'Fewer' or 'Less'?

Is it ‘Fewer’ or ‘Less’?

Knowing which term to use is one of those conundrums we all face when we’re working with words.

Do I say ‘fewer vases’ or ‘less vases’?

'Fewer' or 'Less'?

In general conversation, we’d probably say ‘less’ because ‘fewer’ sounds a bit too formal. But in more formal situations, such as a written contract, we need to know which is the correct form to use.

So, the simple way to remember which to use is to ask yourself, ‘Can I count the item?’

Countable or uncountable?

If you can count the items you are talking about, it’s what is called a ‘countable’ noun. Countable nouns always use ‘fewer’.

If you can’t count the items, they’re called ‘uncountable’ nouns, so you use the word ‘less’.

Let’s look at some examples:

Which is correct?

  • I have fewer stationery now than I had at the start of the year.


  • I have less stationery now than I had at the start of the year

Can you count ‘stationery’?

Try it: One stationery, two stationery, three … Sounds a bit silly, doesn’t it?

So, the correct way to say this is: I have LESS stationery now than I had at the start of the year.

Let’s try the same sentence but change the word ‘stationary’ to ‘pens’.

Which is correct?

  • I have fewer pens now than I had at the start of the year.


  • I have less pens now than I had at the start of the year.

This is harder, because ‘less’ feels like it’s the right answer. But if you ask yourself ‘Can you count pens?’ you’ll see you can: One pen, two pens…

Yep, pens is a ‘countable’ noun, so you can use ‘fewer’. I have FEWER pens now than I had at the start of the year.

Other tips

Another way to tell if you use fewer or less is to decide if the noun you are describing is singular (there is just one item or category of items being discussed) or plural (you’re talking about multiple units of the item).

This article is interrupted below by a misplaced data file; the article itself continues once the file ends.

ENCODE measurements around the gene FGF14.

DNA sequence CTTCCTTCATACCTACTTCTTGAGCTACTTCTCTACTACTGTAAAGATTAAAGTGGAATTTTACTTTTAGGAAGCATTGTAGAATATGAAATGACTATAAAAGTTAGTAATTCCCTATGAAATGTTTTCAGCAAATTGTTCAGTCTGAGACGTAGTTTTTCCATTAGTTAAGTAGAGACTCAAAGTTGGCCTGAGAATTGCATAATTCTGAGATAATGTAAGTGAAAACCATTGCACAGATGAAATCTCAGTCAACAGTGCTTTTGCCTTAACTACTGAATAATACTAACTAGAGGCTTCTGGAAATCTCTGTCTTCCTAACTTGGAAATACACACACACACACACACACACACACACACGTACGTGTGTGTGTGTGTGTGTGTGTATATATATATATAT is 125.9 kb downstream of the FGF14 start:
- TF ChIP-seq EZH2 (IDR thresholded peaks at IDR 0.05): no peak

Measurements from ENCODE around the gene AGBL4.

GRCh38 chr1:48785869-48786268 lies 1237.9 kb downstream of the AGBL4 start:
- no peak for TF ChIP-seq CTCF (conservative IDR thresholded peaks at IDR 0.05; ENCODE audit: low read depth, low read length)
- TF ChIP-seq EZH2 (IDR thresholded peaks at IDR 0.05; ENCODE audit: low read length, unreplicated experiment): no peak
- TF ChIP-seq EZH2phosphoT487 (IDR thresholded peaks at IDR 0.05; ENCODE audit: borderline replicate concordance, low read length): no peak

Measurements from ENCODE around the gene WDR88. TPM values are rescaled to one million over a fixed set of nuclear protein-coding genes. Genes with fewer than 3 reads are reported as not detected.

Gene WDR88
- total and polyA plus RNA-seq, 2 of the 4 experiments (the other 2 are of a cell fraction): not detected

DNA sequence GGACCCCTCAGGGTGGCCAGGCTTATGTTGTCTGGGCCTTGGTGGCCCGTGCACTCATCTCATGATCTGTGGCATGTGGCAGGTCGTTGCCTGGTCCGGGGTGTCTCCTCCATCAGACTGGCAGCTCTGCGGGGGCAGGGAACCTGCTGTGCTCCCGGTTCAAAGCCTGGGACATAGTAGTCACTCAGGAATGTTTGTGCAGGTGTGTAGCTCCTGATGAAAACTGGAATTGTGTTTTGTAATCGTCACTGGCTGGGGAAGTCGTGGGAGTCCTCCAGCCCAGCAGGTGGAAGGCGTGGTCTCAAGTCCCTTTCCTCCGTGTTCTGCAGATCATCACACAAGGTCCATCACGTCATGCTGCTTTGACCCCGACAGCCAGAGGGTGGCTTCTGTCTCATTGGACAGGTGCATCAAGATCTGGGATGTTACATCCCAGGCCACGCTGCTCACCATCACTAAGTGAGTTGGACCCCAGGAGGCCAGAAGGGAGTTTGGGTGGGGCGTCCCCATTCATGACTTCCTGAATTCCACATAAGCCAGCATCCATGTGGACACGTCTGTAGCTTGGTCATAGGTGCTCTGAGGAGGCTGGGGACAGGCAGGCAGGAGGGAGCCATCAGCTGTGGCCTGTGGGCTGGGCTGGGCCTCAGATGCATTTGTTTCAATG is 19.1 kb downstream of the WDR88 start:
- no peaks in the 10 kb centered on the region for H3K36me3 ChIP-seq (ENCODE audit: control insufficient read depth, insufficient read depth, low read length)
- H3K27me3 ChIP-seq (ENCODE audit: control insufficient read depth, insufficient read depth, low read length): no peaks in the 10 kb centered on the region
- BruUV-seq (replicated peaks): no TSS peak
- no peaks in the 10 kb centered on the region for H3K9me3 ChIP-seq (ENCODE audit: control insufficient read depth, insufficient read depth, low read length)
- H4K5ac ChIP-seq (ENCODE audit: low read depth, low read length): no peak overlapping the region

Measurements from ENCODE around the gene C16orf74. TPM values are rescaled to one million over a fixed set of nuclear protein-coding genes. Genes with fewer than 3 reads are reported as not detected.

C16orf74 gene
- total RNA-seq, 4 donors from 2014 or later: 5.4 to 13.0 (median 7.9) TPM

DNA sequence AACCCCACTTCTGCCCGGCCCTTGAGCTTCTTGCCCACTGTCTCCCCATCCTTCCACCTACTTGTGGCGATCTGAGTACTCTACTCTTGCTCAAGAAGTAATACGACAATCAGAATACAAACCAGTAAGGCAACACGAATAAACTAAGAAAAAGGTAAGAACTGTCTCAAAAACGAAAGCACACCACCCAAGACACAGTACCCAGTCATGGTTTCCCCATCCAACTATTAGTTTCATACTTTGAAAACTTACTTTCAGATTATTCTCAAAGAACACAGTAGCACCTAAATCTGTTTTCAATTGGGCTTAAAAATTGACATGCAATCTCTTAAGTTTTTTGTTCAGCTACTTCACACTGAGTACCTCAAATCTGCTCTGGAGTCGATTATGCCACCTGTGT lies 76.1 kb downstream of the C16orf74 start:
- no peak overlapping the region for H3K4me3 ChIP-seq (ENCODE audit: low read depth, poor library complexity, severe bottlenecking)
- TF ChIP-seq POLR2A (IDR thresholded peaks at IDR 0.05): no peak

If it’s singular, you use ‘less’ and if it’s plural, you use ‘fewer’.

Supermarkets are grammatically wrong…but actually sound right

Another way to work out which word to use, is to remember that those registers at the supermarket which have ’15 items or less’ are GRAMMATICALLY INCORRECT.

Of course, we use ‘less’ in this context, as we’re all used to this expression. We’d never change these signs; they’d look odd with ’15 items of fewer’, wouldn’t they?

But they are grammatically incorrect. So, if you can remember that, you can remember which word to use in other examples.


Of course, English being the complex language that it is, there are exceptions to this rule when the quantity mentioned is considered a single entity.

This is why we can say  ‘Entries must be 50 words or less’ and ‘Stopping distance must be 10 metres or less’.

Final catch-all

Sometimes, you don’t have the time or energy to sit down and work out which form to use.

In that case, my motto is always:

‘When in doubt, rewrite the sentence so that the problem disappears.’

For example, ‘I don’t have as many pens now as I had at the start of the year’ completely removes the problem. And will probably result in fewer headaches for all concerned.

Click here to see the cheat sheet that will help you remember.

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